The most important thing for the new year

Updated: Jan 10

The new year looms. Too often we look back with...dissatisfaction. We missed opportunities. We could have done more. Could have seized opportunities. Could have changed. Could have broken free from something. Could have ended up in better shape physically.


So the old year ends with our beating ourselves up with a long list of might-have-beens and should’ve’s and could’ve’s.


We try to compensate for this with the age-old tactic of bearing down, winding up our will power, bringing forth our resolve. Resolve! That’s the ticket!! What about past resolutions that amounted to nothing? So what! This year will be different!!! We’ll be that much more...resolved!!


Can we stop this silly game?

Trying to use will power and resolutions to change our personalities and habits is like trying to save a person from drowning by throwing them a flotation device made of confetti.


So this year, why not try something that will work.


Here are the ingredients.


Ask yourself, what’s the most important thing to you when it comes to change? What’s your super-top number-1 priority? The one thing that, if you accomplished that and nothing else, you’d feel really good about yourself?


Now ask yourself:


1. Is doing this do-able? Is it something that you can just...do. For example, anyone can write a book. At 400 words a day—weekends off—you can write an 80,000 word book in 11 months. That’s do-able. But can you get it published? That’s not “do-able” because it’s not in your control. Neither is its becoming a best seller.


Want to learn another language? What’s do-able is your setting aside 20-30 minutes a day with some language learning program. How much progress you make? Well, you can’t control that.


2. Is doing this fun? Pleasant? Enjoyable? Because if not, you have a problem that, if you don’t take it seriously, will sabotage your attempt to change. We don’t persist at things we don’t enjoy. We just don’t. So if the thing you want to do doesn’t seem like fun, you’re just going to have to find a way to make it fun.


Or if not fun, then seriously rewarding. This is why dieting is a problem for so many people. Not only isn’t it fun. Except for the early stages of rapid weight loss, it’s not so rewarding a few months in when the pounds are coming off more slowly.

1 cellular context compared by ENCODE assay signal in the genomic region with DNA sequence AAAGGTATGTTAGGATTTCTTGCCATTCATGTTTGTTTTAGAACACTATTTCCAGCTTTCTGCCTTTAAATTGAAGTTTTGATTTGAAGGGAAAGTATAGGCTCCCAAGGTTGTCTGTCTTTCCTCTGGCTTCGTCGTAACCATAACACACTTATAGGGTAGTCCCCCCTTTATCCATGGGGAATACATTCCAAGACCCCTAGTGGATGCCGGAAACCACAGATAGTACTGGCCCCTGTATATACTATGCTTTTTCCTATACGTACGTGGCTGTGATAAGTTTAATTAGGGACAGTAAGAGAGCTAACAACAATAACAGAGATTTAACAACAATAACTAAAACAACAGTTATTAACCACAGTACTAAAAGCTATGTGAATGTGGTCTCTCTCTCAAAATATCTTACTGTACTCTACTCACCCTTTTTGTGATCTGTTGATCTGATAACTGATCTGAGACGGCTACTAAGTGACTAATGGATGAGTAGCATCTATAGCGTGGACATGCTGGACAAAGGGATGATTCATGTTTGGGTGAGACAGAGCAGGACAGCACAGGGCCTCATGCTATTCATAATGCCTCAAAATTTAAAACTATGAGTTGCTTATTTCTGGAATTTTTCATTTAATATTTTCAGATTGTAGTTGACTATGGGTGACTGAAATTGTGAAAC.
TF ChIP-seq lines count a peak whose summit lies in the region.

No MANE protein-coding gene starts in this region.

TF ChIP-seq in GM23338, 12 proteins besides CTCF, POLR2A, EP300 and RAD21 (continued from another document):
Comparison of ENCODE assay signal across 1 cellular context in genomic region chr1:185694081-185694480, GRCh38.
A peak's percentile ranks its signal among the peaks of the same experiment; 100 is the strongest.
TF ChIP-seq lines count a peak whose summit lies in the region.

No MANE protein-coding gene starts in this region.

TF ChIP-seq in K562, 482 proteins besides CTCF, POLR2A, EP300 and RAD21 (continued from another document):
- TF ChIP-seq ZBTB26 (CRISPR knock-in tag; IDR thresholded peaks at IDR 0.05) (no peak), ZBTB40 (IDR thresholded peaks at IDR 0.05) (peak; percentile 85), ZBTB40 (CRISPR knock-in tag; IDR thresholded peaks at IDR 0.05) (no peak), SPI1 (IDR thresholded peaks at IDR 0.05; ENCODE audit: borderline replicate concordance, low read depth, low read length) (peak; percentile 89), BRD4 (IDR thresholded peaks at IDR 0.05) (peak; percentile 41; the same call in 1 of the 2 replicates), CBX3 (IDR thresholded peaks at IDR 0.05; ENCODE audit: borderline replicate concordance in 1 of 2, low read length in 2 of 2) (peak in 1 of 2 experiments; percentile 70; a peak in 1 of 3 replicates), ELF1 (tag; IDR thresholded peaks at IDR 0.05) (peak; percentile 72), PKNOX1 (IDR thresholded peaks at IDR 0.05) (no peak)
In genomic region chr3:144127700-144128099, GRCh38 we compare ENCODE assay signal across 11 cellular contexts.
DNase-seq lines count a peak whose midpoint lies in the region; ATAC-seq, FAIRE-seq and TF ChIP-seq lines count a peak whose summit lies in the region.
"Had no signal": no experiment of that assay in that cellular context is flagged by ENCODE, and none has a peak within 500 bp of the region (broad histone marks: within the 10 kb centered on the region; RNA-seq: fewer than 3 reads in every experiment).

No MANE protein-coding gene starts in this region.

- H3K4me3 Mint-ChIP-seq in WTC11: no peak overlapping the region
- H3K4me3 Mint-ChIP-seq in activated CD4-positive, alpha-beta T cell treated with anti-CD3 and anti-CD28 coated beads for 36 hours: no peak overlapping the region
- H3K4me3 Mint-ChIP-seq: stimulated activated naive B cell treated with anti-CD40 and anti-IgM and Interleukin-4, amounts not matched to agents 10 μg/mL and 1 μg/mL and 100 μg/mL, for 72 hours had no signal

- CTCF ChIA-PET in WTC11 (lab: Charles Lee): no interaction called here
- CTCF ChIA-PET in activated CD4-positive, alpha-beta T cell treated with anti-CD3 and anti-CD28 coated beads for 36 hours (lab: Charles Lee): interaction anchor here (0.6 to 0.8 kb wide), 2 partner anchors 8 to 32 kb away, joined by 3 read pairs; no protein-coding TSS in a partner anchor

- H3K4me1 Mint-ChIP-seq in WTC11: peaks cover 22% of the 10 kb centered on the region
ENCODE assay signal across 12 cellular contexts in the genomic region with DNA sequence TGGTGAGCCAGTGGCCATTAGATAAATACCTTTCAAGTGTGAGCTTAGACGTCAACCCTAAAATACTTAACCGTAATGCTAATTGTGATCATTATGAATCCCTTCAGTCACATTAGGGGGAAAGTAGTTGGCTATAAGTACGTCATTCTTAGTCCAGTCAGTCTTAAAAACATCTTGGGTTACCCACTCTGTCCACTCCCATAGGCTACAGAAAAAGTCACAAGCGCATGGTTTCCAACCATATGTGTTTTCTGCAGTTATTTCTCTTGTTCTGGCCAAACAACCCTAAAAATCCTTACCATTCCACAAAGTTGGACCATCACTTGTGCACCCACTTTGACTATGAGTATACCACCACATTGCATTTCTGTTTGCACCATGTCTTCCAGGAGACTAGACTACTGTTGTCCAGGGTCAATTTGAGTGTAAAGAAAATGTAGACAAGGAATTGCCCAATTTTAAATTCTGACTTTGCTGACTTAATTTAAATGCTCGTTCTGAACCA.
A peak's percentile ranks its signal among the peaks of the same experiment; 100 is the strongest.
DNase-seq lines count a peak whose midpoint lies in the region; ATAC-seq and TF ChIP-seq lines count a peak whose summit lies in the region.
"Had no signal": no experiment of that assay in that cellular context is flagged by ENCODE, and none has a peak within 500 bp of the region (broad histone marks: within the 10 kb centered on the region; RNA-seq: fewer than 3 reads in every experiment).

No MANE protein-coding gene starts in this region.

What does that mean? It means that the people who are successful long-term are not those with more grim resolve. They’re those with better ways of making the process rewarding.


3. Do you have support? Are there people and processes in place to make achieving this easy for you? For example, it’s 1,000% easier for us to get to the gym if we have a friend or partner waiting there to work out with us at 7 AM Monday, Wednesday, and Friday than if it matters to no one if we go or not.


Sometimes it’s the structures of our lives that support us or don’t. It matters if the only time you can find to do what’s important to you is when you’re exhausted after a long day at work.


So let’s add up what all this means.

I’ll let you in on a huge secret. The point—the real point—of all this isn’t for you to

accomplish anything!! That’s right!!


The point is for you to have a better relationship with yourself


And that means

  • exploring what’s most important to you

  • taking seriously how to make it do-able

  • figuring out how to make it fun or rewarding day in, day out

  • finding support, and

  • by doing all this achieving the goal of greater self-trust.


That’s really the point of all this.


Being able to trust yourself.


It’s not about setting lofty goals or even choosing the “best” goal. It’s about setting even just one goal for the year, but making sure it’s do-able, fun or rewarding, and supported.


Then, at the end of next year, you’ll be able to say something even better than “Look at what I did.” You’ll be able to say, “I set a goal I knew I could accomplish, and I accomplished it. I kept my word to myself.”



The paintings in the text are Constable's Salisbury Cathedral Seen from the Meadows, 1831, and Frederic Edwin Church's Rainy Season in the Tropics, 1877.


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